Vaccine May Reduce Feral Cat Population

Feral Kitten

A five year study of a vaccine funded by the Morris Animal Foundation was performed at the University of Florida. The vaccine, GonaCon looks promising to help control feral cat populations.

GonaCon seems to be an effective, long-acting contraceptive that is non-lethal and non-invasive. It was developed at the USDA Animal and Plant Health Inspection Service National Wildlife Research Center. The vaccine is registered by the U.S. Environmental Protection Agency and has been used effectively on female mammals including white-tailed deer, feral horses, bison, elk, prairie dogs and ground squirrels.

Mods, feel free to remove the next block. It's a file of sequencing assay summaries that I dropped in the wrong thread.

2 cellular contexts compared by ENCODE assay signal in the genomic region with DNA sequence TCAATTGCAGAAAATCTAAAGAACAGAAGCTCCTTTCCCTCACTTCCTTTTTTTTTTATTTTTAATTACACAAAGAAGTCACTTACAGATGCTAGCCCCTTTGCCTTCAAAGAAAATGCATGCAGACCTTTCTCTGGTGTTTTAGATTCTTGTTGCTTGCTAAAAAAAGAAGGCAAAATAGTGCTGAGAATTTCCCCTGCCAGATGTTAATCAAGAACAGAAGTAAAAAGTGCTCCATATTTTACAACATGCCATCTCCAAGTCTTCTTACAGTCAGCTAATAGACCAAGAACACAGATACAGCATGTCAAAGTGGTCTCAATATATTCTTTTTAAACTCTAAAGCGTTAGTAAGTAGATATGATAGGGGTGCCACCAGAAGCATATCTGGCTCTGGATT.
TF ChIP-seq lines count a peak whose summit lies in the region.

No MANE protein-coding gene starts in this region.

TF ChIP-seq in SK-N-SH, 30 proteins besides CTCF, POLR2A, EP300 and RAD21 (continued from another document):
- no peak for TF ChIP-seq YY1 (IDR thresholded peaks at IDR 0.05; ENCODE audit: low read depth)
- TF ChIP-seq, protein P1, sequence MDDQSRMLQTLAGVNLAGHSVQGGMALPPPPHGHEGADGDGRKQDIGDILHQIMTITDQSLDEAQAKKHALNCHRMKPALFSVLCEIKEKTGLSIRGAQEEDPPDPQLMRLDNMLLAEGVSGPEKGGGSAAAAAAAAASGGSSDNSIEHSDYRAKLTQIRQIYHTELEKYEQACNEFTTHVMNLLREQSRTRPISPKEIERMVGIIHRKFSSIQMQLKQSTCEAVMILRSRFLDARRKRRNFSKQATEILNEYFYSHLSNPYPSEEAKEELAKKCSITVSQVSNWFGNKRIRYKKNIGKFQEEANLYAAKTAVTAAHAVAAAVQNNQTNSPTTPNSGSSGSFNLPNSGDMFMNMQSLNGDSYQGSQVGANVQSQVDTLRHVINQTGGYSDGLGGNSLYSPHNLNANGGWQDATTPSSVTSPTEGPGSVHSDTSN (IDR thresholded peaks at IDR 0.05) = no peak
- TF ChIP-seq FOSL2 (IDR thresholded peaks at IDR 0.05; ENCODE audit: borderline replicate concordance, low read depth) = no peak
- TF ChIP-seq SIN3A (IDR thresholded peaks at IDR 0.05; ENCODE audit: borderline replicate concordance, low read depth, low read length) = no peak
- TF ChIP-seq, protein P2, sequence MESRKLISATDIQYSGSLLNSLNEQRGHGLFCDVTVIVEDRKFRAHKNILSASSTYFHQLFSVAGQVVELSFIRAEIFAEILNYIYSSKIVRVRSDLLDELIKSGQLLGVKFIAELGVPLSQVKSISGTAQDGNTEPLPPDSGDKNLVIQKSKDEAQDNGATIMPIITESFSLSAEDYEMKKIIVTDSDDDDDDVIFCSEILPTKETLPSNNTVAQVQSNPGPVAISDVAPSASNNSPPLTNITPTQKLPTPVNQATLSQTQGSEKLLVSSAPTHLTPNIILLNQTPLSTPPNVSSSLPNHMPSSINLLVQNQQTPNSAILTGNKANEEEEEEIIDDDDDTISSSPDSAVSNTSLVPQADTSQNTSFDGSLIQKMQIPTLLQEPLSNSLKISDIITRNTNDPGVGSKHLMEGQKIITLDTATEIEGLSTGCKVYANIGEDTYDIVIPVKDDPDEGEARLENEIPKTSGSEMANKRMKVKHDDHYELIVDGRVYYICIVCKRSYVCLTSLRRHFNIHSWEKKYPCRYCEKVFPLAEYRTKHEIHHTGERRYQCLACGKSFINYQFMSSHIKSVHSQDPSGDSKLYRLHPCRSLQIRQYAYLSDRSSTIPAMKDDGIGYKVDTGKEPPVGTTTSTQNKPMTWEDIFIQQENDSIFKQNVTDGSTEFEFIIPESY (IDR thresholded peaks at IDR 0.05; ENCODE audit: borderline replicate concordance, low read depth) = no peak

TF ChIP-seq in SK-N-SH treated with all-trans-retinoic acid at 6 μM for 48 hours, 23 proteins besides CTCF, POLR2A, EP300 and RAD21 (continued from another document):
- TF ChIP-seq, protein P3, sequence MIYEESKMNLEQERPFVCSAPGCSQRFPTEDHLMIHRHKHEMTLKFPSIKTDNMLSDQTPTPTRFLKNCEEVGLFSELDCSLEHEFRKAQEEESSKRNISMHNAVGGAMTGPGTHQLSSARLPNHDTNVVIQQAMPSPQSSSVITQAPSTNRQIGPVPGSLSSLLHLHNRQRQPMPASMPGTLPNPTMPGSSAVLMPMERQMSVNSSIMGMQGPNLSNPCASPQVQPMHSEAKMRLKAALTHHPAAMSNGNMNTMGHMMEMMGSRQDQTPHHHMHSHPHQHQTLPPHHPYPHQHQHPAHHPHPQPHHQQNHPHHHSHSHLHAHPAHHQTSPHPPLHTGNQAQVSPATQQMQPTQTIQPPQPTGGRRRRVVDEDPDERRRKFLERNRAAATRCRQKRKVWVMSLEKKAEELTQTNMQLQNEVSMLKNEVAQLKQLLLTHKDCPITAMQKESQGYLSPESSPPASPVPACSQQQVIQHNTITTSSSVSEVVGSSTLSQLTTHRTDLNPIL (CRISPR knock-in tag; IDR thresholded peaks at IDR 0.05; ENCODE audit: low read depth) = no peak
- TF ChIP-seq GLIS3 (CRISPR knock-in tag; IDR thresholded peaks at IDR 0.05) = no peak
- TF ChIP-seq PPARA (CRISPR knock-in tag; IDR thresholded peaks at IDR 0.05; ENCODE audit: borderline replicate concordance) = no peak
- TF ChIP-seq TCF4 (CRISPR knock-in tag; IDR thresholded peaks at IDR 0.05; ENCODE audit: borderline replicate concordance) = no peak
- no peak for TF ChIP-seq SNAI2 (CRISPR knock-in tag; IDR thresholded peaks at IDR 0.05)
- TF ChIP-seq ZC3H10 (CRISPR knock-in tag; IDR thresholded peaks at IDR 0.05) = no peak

The vaccine stimulates antibodies to produce and bind to GnRH, a hormone that controls the production of sex hormones (estrogen, progesterone, testosterone). The antibodies reduce the ability of the animal to produce the sex hormones preventing the animal from being sexually active. The animal will not reproduce as long as enough antibodies are present.

Researchers administered the vaccine to 15 female cats and placebos to 5 control female cats. A breeding male was then placed with them. The cats given placebos were pregnant within 7-28 days. The cats receiving GonaCon were 93% infertile for the first year with decreasing infertility over the 5 year period as expected.

This could be a safer adjunct to the trap, neuter, release program.

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